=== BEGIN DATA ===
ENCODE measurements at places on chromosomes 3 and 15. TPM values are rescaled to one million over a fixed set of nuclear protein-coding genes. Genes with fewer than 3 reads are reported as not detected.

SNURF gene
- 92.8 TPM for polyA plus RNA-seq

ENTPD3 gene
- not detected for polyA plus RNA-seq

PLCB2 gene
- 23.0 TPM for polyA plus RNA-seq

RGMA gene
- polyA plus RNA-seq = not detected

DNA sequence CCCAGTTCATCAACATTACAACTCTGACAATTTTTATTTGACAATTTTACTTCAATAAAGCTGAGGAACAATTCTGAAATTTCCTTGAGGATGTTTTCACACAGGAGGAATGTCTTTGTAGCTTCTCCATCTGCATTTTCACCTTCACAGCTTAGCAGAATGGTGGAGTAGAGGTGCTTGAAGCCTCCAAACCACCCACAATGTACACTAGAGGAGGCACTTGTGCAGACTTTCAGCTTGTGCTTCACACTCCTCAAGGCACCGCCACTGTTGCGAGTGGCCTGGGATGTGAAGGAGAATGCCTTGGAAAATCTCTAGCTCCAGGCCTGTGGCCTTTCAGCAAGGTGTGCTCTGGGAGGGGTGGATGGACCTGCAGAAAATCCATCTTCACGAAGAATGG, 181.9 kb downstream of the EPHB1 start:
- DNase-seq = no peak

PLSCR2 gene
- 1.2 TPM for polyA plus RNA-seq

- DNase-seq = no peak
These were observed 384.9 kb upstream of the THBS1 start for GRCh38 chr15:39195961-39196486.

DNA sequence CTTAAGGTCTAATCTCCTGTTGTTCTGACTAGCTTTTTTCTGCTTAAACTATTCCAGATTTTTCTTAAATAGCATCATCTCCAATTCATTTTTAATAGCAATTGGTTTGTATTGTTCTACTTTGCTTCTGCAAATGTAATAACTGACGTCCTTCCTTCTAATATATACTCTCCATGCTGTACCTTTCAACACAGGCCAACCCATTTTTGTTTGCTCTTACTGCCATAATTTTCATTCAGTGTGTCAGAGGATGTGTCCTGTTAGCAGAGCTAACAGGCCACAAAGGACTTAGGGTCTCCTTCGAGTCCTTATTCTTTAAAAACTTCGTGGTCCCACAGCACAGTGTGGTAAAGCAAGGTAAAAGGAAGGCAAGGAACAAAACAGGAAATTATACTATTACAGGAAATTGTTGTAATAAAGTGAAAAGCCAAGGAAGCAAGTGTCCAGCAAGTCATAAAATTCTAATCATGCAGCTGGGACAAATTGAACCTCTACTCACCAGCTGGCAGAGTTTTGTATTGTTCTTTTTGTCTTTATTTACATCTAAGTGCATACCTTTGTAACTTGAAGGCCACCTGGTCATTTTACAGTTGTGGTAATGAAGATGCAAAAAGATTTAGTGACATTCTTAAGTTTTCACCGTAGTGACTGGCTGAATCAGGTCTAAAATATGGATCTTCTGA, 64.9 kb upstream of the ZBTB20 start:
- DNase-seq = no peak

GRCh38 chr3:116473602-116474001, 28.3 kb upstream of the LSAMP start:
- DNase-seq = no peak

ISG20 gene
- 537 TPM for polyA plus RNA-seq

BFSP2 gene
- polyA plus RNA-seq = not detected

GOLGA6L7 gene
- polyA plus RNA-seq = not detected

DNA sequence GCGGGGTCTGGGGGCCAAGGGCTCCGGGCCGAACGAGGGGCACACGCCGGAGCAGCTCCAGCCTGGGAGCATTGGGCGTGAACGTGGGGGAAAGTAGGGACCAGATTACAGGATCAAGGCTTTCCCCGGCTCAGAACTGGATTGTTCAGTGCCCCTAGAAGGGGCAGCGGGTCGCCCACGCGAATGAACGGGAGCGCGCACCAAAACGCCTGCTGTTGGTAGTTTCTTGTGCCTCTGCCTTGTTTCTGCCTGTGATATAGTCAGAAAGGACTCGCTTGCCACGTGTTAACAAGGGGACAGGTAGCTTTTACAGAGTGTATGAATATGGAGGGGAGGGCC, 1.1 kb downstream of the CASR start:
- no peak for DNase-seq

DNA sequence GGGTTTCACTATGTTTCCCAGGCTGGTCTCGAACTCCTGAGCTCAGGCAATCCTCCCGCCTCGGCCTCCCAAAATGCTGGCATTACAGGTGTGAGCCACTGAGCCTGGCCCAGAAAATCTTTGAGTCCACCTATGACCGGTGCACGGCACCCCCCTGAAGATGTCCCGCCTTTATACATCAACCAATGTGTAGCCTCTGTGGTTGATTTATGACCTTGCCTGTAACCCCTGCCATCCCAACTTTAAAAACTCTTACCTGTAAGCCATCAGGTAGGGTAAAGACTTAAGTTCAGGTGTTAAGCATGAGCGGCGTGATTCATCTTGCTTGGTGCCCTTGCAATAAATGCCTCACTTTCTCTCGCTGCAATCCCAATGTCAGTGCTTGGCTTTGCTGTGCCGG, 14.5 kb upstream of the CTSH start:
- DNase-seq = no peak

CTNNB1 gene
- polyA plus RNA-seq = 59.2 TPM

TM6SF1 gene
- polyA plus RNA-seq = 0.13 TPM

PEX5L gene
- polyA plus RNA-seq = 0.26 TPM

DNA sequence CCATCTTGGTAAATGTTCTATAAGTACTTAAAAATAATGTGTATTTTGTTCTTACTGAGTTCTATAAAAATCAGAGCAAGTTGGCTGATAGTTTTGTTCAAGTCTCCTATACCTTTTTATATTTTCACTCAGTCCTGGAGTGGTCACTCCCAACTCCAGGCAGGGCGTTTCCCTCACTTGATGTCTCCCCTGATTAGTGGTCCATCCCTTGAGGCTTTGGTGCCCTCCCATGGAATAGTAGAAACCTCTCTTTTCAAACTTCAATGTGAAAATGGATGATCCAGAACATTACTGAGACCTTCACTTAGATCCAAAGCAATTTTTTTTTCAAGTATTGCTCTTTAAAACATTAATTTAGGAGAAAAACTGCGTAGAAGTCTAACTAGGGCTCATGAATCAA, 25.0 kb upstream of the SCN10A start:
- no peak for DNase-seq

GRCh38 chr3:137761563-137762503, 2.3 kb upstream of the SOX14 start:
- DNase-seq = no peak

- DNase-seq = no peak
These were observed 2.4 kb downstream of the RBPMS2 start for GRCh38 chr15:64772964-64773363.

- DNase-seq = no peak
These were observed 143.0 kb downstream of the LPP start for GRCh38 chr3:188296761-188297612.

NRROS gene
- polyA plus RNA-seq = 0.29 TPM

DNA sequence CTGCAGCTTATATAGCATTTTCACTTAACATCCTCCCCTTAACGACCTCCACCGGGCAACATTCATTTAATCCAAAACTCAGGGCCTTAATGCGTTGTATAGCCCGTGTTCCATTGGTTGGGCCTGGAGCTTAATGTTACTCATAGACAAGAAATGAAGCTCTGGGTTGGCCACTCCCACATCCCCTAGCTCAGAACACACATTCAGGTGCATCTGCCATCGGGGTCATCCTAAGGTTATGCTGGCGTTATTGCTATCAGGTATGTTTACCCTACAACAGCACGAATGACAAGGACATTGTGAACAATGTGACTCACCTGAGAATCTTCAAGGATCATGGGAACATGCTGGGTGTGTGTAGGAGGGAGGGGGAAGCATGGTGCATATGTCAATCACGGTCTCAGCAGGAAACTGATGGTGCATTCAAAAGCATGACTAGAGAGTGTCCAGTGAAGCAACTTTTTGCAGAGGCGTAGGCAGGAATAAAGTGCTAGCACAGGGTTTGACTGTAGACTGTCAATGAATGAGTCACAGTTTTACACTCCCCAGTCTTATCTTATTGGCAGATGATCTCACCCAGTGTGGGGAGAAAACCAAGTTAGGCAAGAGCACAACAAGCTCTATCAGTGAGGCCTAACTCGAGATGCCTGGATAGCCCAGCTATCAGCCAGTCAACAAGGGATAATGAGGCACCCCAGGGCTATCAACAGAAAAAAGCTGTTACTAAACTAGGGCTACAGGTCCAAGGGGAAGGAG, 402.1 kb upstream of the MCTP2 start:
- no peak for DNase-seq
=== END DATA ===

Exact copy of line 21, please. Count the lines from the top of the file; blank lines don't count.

- 537 TPM for polyA plus RNA-seq